Helping others experience nature while inspiring support for conservation

01 Jun 2023

Nestled on Nova Scotia’s Eastern Shore, Murphy Cove has long been a place where things come and go. From schooner cargo stopovers to covert rum-running trips, this small coastal community has sustained seven generations of the Murphy family by way of the sea. Today, this legacy continues, and you’ll find Ryan Murphy there, readying his property to welcome guests from around the world to Murphy’s Camping on the Ocean.

One of Nova Scotia’s longest-running campgrounds, Murphy’s Camping on the Ocean builds upon its locale’s salty history and inherent beauty. Over the years, as more and more visitors found their way along the shores of Shoal Bay, the Murphy family began hosting sport fishers and campers until the business evolved into what is now one of Nova Scotia’s top-rated places to pitch and unhitch.

“This area is extraordinary. When we take campers on excursions to the outer islands, they’re just amazed at how natural and rugged everything is,” says Ryan. Offering a selection of boat and kayak excursions, Ryan attributes much of his campground’s popularity to the proximate and pristine archipelago. “We want people to experience this place for themselves and gain a greater appreciation for nature. The hope is they’ll be inspired to do some good, to get involved, and support conservation.”

Ryan himself has been involved in helping to conserve the remarkable collection of 282 Eastern Shore islands since first accompanying a group of researchers there for a Nature Trust survey in 2011. Determined to be one of the last remaining intact and ecologically rich island groups of its size in North America, a crusade to protect them was established by a passionate few but quickly grew and gathered momentum.

In 2014, the Nova Scotia Nature Trust made the movement official by naming the archipelago the “100 Wild Islands” and launching a legacy campaign to protect them. Since then, over 85% of the islands have been saved in partnership with the province, landowners, community members, donors, and volunteers. However, under the care of the Nature Trust, stewarding the islands into the future remains an extensive and costly task which Ryan understands and appreciates. As a Nature Trust Property Guardian for six years, he has helped keep careful watch, monitoring for ecological threats and environmental impacts, and providing marine transport around the area to Nature Trust staff and stakeholders. Moreover, Ryan makes personal donations to the Nature Trust and donates a portion of the campground’s annual sales through the business’ participation in 1% for the Planet.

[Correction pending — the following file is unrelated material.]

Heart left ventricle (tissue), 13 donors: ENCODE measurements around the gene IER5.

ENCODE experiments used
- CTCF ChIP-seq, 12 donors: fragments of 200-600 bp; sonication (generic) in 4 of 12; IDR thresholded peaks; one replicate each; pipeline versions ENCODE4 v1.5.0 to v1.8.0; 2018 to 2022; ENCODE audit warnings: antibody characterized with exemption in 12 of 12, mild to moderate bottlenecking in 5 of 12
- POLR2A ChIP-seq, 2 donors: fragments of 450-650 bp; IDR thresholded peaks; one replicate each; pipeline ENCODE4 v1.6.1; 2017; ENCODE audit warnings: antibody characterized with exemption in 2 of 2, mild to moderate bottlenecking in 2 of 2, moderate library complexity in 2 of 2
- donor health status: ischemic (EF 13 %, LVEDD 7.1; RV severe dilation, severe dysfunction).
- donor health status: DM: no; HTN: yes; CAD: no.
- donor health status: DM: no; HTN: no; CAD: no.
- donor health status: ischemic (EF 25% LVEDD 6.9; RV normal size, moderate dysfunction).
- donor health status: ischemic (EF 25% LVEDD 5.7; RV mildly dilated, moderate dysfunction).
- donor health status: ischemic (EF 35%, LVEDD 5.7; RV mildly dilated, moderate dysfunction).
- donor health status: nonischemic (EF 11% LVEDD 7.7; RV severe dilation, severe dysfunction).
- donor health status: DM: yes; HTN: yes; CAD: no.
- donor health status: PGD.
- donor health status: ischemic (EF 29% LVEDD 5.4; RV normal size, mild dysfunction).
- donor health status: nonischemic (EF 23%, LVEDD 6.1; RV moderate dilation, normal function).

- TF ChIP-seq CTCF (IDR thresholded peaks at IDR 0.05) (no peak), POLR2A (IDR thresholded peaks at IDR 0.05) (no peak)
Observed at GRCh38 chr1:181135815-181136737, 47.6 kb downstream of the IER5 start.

“The diversity and beauty of the wild here is immeasurable. I’ve been exploring these islands for as long as I can remember, and every time, the experience is different”, says Ryan adding, “I love giving that to others; the feeling that transports them away from everyday life to a place so peaceful and connected.”

Ensuring the island’s forests, bogs, barrens, beaches, wetlands, meadows, and marsh and the species found there remain unharmed is a requirement of the Nature Trust and the outings Ryan offers guests of Murphy’s Camping on the Ocean. He asks those who come and go to leave nothing behind and take away only one thing. “This place isn’t just beautiful; it’s critical.”

The Nova Scotia Nature Trust is grateful for all Ryan has provided the organization as both a volunteer and donor. His generosity and care for the 100 Wild Islands are inspirational. For more information on how to become a Nature Trust Property Guardian, please contact

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